“I get strength from my faith, as well as the long road I’ve taken in three different countries,” said Foreman. “All of the hardship in Russia, Israel and here in the United States gives me the burst I need. I have a feeling I am going in the right direction, but only think of one fight at a time. It is foolish to look beyond your next opponent.”
Foreman dismisses the notion that he not a big enough puncher to put a dent in the chins of the top dogs in his division.
“I might not have a lot of knockouts but I have fought good opponents, and they were all aware of my power,” he said. “I don’t punch light enough for my opponents to ignore it when it lands on their faces. I’ll just keep doing what I’m supposed to do, which is win. The knockouts will come; I’m not worried about that.”
Besides the Clottey-Cruz co-feature, the following matches are scheduled:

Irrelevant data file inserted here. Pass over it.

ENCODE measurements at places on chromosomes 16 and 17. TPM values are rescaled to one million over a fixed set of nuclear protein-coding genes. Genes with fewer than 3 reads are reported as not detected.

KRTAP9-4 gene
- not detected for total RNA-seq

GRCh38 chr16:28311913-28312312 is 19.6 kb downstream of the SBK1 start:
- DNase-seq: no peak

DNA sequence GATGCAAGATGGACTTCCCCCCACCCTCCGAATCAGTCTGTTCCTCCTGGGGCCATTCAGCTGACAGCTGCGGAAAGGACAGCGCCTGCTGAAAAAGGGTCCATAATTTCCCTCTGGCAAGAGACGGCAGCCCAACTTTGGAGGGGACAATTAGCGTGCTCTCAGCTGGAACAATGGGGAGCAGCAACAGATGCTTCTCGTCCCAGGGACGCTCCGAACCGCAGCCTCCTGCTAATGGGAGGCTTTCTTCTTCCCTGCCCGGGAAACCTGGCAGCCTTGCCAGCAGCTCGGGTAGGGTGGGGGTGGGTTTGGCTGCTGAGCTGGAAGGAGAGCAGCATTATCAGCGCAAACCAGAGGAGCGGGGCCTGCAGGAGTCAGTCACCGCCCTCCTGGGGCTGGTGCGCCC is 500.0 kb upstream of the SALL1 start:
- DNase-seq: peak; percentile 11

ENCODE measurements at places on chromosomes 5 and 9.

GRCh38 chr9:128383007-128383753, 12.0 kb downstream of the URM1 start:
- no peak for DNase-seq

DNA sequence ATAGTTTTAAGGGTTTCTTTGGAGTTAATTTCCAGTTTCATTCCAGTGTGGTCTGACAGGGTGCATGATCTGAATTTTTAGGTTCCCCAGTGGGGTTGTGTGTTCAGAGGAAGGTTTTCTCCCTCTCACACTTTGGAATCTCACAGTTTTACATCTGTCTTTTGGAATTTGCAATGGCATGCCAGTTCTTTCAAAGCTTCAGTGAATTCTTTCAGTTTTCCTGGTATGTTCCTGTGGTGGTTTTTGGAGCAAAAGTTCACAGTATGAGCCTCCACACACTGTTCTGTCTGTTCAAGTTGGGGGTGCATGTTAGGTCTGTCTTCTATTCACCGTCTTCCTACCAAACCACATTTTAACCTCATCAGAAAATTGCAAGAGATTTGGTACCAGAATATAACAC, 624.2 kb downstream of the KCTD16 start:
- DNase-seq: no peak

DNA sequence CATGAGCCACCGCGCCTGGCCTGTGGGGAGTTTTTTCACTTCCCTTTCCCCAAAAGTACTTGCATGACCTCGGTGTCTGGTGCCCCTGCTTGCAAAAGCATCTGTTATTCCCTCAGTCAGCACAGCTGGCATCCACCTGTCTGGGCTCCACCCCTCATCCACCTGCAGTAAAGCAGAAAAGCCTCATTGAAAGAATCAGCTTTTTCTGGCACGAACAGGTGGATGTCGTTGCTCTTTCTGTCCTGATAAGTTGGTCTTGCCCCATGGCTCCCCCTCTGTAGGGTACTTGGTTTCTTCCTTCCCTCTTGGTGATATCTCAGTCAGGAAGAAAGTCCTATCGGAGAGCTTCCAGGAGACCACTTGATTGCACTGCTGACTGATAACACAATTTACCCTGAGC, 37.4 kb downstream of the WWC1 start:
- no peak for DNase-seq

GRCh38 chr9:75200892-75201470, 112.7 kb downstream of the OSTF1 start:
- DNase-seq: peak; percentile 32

Oscar De La Cruz, 5-4-2 (2 KOS), of Atlanta will take on Argenis Mendez, 9-0 (6 KOS), of the Dominican Republic in a six round super featherweight bout.
Artie Bembury, 2-2 (0 KOS), of the Bronx, will battle Martin Wright, 5-0-1 (2 KOS), of Brooklyn in a six round lightweight bout.
Brian Mullis, 4-3-1 (2 KOS), of Mt. Holly, N.C., takes on the popular Mike Ruiz, 5-2 (4 KOS) of New York, in a four round super welterweight scrap.
Ken Dunham, 3-4 (2 KOS), of Charlotte, N.C., goes against debuting Chris Algieri of Huntington, Long Island in a four round welterweight bout.
Super lightweights Bernel Ayers and Anthony Lenk, both of whom hail from New York, will be making their pro debuts.
The Aviator Sports Arena is located at Floyd Bennett Field, on the southernmost end of Flatbush Avenue in Brooklyn. Doors open at 7:00 P.M. To purchase tickets, call 718-758-7500.